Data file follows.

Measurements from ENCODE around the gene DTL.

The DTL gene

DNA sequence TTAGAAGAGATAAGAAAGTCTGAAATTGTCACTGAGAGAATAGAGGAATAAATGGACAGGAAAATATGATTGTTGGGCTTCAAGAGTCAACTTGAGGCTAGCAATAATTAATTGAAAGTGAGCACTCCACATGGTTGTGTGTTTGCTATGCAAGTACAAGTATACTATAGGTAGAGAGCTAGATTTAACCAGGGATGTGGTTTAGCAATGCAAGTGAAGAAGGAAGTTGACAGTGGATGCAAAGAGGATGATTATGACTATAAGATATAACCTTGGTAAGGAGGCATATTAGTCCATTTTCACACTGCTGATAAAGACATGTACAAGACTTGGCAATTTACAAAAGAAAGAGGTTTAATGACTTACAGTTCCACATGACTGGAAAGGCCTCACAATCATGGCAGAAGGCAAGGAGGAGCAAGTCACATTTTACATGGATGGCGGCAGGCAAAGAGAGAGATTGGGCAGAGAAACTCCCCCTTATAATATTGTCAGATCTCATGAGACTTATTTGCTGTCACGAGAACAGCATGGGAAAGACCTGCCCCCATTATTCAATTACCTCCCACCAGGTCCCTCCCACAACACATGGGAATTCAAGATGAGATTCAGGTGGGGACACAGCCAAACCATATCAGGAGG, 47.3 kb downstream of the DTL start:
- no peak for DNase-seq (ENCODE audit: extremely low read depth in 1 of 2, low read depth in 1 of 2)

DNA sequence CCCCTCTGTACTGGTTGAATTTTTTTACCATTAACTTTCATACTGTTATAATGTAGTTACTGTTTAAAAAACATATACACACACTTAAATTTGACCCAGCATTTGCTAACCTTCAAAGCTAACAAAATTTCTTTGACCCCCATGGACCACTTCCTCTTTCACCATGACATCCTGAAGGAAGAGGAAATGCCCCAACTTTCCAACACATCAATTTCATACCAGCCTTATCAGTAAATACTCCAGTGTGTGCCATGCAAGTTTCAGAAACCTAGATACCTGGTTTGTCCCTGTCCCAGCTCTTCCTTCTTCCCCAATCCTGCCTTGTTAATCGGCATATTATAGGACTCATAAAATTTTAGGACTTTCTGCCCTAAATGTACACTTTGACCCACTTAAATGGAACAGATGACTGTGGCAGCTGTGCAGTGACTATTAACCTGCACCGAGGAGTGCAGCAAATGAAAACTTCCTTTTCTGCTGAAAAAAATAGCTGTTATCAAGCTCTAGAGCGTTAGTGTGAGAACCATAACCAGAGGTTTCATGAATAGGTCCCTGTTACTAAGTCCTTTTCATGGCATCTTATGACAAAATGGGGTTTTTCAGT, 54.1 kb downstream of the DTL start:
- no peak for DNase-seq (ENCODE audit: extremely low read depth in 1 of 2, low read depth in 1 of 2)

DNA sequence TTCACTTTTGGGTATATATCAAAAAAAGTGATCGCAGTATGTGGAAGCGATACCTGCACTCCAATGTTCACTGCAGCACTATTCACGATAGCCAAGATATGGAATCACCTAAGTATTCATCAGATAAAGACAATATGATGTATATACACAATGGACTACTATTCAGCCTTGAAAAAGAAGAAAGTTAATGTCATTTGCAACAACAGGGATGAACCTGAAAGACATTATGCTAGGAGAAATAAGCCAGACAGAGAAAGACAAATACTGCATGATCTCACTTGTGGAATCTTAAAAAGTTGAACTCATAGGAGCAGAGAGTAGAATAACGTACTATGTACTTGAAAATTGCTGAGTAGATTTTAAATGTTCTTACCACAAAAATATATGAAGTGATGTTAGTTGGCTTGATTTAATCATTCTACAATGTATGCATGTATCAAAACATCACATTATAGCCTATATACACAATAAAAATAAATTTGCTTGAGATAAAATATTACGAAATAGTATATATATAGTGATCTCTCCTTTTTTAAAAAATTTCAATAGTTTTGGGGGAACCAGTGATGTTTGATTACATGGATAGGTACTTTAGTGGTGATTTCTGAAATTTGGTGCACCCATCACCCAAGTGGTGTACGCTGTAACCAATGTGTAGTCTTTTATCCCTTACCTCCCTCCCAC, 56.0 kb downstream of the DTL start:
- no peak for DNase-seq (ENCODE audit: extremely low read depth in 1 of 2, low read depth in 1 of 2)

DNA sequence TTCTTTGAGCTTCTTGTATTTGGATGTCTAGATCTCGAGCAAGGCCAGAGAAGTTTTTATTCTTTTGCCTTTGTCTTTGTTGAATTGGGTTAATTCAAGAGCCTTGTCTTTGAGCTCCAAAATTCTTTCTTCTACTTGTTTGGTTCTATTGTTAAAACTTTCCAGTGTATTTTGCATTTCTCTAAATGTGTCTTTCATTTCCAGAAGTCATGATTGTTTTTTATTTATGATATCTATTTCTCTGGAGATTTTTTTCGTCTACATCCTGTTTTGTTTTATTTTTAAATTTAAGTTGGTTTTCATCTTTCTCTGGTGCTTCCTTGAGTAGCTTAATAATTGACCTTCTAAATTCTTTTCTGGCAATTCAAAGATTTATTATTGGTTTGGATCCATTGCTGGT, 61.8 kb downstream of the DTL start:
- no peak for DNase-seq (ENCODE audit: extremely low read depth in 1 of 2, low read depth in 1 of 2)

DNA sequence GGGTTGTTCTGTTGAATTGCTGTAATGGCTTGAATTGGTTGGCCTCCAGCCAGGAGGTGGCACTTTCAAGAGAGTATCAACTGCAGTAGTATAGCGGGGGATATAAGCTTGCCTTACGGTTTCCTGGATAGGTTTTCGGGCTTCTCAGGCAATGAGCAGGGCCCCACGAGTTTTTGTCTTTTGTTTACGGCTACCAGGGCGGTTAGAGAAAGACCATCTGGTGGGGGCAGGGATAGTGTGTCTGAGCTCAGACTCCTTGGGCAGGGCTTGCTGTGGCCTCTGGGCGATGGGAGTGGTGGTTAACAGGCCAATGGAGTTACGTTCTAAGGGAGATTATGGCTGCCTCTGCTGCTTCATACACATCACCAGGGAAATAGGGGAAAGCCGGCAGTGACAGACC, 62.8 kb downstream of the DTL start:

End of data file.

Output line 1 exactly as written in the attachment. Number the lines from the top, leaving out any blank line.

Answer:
Measurements from ENCODE around the gene DTL.